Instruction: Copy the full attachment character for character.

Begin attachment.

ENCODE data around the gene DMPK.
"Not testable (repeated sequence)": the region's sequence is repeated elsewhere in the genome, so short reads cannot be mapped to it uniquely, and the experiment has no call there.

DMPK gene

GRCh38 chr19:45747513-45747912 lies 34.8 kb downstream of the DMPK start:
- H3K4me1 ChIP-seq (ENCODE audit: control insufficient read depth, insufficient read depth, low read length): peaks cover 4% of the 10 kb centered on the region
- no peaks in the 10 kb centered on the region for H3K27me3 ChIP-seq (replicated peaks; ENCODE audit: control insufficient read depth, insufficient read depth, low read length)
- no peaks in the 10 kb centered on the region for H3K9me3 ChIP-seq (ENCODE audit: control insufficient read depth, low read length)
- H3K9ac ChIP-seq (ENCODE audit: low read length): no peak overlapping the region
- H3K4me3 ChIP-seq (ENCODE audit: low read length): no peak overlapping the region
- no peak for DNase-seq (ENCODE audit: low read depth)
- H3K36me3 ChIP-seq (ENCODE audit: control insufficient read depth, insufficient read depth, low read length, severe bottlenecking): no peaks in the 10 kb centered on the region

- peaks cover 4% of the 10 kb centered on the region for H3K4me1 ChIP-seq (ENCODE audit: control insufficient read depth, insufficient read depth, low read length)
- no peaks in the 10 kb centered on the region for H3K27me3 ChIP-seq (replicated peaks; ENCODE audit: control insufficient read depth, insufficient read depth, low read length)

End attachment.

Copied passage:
ENCODE data around the gene DMPK.
"Not testable (repeated sequence)": the region's sequence is repeated elsewhere in the genome, so short reads cannot be mapped to it uniquely, and the experiment has no call there.

DMPK gene

GRCh38 chr19:45747513-45747912 lies 34.8 kb downstream of the DMPK start:
- H3K4me1 ChIP-seq (ENCODE audit: control insufficient read depth, insufficient read depth, low read length): peaks cover 4% of the 10 kb centered on the region
- no peaks in the 10 kb centered on the region for H3K27me3 ChIP-seq (replicated peaks; ENCODE audit: control insufficient read depth, insufficient read depth, low read length)
- no peaks in the 10 kb centered on the region for H3K9me3 ChIP-seq (ENCODE audit: control insufficient read depth, low read length)
- H3K9ac ChIP-seq (ENCODE audit: low read length): no peak overlapping the region
- H3K4me3 ChIP-seq (ENCODE audit: low read length): no peak overlapping the region
- no peak for DNase-seq (ENCODE audit: low read depth)
- H3K36me3 ChIP-seq (ENCODE audit: control insufficient read depth, insufficient read depth, low read length, severe bottlenecking): no peaks in the 10 kb centered on the region

- peaks cover 4% of the 10 kb centered on the region for H3K4me1 ChIP-seq (ENCODE audit: control insufficient read depth, insufficient read depth, low read length)
- no peaks in the 10 kb centered on the region for H3K27me3 ChIP-seq (replicated peaks; ENCODE audit: control insufficient read depth, insufficient read depth, low read length)